Enhancing activities of daily living of chronic stroke patients in primary health care by modified constraint-induced movement therapy (HOMECIMT): study protocol for a cluster randomized controlled trial
1 Department of Primary Medical Care, University Medical Center Hamburg-Eppendorf, Martinistr. 52, 20246 Hamburg, Germany
2 Physiotherapy, University Medical Center Hamburg-Eppendorf, Martinistraße 52, 20246 Hamburg, Germany
3 Department of Medical Biometry and Epidemiology, University Medical Center Hamburg-Eppendorf, Martinistraße 52, 20246 Hamburg, Germany
Trials 2013, 14:334 doi:10.1186/1745-6215-14-334Published: 14 October 2013
Stroke leads to constant rehabilitation needs even at the chronic stage. However, although many stroke patients receive physical or occupational therapy in primary health care, treatment prescriptions do not generally specify therapeutic goals; in particular, participation is not established as an explicit therapeutic goal in the ambulatory setting. The primary aim of this study is to evaluate the efficacy of a therapy regimen for chronic stroke patients (modified ‘constraint-induced movement therapy (CIMT) at home’) with impaired hand or arm function with regard to the prerequisites of participation in everyday activities: a sufficient arm and hand function. ‘CIMT at home’ will be compared with conventional physical and occupational therapy (‘therapy as usual’).
The study is a parallel cluster randomized controlled trial with therapy practices as clusters (n = 48). After written consent from the patients (n = 144), the therapists will be randomly assigned to treat either the intervention or the control group. Blinded external assessors will evaluate the patients using standardized outcome measures before and after the intervention, and six months later. The two coprimary endpoint assessments of arm and hand function as prerequisites for participation (defined as equal involvement in activities of daily living) are the motor activity log (quality of arm and hand use) and the Wolf motor function test (arm and hand function). These assessments are made four weeks post-treatment and relativized to baseline performance. Changes in primary outcomes will be analyzed with mixed models, which consider the hierarchical structure of the data and will be adjusted to the baseline measurements and sex. The primary analysis will be the comparison of the two randomized groups, with respect to the adjusted averages for each of the two coprimary endpoints. To keep an overall significance level of 5%, the two endpoints will be tested at the significance level of 5% each in hierarchical order.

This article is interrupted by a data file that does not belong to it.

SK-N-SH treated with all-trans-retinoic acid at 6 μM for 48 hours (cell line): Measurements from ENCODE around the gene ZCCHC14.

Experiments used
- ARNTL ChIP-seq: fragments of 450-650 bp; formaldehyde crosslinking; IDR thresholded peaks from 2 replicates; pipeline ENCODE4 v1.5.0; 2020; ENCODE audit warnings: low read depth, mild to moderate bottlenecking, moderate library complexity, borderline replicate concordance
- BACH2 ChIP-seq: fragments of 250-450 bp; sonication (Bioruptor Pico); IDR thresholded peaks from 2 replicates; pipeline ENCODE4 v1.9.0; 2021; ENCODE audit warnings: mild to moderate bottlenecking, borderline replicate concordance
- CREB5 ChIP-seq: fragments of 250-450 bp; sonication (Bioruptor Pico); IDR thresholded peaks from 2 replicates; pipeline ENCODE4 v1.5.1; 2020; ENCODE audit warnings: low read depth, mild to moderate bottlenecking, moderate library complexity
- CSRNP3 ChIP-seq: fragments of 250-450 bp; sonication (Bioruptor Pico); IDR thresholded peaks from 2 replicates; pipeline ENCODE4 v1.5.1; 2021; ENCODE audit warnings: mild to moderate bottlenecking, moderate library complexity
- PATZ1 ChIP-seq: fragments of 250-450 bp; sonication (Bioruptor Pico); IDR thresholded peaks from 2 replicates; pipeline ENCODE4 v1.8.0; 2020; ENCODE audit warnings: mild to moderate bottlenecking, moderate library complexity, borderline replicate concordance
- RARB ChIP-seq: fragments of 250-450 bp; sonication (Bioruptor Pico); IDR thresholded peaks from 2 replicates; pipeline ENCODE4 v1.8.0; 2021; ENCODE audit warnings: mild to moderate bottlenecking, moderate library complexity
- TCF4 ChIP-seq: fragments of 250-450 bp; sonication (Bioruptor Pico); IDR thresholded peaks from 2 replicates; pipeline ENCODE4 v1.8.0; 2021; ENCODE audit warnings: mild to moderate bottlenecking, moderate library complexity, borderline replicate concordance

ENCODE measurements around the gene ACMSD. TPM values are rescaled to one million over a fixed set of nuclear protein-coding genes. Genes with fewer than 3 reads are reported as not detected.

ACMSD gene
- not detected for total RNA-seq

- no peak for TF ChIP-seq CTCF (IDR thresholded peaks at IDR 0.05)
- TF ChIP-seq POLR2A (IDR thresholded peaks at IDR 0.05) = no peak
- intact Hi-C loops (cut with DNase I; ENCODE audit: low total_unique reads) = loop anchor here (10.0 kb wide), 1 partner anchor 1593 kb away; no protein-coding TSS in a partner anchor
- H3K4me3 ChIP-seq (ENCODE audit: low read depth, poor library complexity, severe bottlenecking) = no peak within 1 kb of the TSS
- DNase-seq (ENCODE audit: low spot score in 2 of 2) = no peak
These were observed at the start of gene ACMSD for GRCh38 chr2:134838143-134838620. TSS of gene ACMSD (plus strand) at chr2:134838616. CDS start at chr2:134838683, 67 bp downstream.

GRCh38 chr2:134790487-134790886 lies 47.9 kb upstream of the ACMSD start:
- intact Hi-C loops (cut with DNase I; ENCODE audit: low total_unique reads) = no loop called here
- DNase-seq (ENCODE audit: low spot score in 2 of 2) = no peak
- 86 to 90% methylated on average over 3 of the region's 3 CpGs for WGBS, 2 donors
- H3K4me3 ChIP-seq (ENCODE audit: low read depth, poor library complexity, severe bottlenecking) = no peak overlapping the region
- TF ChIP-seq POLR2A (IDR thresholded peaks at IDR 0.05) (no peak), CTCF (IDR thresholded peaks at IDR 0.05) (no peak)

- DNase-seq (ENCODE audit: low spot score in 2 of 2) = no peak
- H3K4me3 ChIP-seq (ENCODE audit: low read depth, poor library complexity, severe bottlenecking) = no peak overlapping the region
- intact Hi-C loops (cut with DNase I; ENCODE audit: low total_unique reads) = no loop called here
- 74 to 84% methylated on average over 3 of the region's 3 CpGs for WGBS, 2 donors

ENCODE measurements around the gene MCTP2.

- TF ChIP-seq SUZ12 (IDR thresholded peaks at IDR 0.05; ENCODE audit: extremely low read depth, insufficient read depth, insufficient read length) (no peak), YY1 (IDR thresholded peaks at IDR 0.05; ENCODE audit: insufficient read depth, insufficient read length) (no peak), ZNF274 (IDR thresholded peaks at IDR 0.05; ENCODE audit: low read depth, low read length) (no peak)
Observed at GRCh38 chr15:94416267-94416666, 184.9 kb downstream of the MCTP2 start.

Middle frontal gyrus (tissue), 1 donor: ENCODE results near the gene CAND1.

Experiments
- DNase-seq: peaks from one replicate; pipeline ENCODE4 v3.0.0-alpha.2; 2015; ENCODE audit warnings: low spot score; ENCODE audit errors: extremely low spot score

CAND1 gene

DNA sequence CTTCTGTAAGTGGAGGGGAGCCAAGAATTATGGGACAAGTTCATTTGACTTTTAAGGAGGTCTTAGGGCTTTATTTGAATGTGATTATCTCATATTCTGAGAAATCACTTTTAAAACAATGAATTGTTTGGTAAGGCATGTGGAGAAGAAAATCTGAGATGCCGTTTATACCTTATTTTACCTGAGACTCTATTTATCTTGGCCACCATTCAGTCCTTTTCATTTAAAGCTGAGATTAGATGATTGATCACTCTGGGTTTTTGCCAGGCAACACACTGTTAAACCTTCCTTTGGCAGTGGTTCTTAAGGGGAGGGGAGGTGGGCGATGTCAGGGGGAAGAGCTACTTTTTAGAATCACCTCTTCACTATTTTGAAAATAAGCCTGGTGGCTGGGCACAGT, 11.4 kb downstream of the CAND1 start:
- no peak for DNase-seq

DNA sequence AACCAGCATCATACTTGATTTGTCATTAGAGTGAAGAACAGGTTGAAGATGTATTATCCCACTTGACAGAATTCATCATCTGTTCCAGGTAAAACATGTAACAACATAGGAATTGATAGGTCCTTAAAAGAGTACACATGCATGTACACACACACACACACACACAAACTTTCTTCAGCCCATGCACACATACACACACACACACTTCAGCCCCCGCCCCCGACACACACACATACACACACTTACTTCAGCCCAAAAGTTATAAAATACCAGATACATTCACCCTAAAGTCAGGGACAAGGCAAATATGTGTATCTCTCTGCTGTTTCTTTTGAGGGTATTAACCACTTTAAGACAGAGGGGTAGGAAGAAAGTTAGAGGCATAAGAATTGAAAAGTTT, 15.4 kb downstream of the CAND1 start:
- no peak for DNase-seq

A modification of the CIMT, feasible in the patients’ homes (CIMT at home), appears to be a promising therapeutic approach in the ambulatory care of chronic stroke patients. With proven efficacy and practicality, a participation-oriented, stroke-specific treatment would be available in primary care.